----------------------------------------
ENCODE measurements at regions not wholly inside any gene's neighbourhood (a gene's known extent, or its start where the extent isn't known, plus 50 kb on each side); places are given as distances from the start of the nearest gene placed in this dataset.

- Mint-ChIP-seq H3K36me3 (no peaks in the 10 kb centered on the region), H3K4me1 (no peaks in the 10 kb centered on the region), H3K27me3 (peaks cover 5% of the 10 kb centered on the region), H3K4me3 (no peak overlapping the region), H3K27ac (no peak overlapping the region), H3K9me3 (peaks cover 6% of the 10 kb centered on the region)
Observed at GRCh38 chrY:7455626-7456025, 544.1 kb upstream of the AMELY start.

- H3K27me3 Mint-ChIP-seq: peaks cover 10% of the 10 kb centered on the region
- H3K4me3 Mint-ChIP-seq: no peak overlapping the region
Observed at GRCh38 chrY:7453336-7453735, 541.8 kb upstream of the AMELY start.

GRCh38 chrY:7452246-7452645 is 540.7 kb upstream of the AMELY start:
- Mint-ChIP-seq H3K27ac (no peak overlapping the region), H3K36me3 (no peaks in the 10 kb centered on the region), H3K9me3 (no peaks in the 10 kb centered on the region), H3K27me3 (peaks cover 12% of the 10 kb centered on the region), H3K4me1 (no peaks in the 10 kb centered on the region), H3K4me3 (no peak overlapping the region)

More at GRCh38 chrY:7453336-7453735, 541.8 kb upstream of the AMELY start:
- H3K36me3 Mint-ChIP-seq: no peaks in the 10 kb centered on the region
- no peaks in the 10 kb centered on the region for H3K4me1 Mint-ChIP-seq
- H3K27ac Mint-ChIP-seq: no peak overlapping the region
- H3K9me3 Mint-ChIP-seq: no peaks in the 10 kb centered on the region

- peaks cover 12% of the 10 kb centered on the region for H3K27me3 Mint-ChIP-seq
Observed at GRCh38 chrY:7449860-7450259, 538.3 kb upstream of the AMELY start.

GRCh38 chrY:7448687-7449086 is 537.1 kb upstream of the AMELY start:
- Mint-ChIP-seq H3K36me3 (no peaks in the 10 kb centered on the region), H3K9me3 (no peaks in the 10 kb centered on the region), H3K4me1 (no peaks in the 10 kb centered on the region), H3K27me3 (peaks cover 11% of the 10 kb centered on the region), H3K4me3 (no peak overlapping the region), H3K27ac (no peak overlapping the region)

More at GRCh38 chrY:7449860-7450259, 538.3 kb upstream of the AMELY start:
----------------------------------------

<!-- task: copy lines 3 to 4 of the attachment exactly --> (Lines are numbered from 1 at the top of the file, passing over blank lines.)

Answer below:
Observed at GRCh38 chrY:7455626-7456025, 544.1 kb upstream of the AMELY start.

- H3K27me3 Mint-ChIP-seq: peaks cover 10% of the 10 kb centered on the region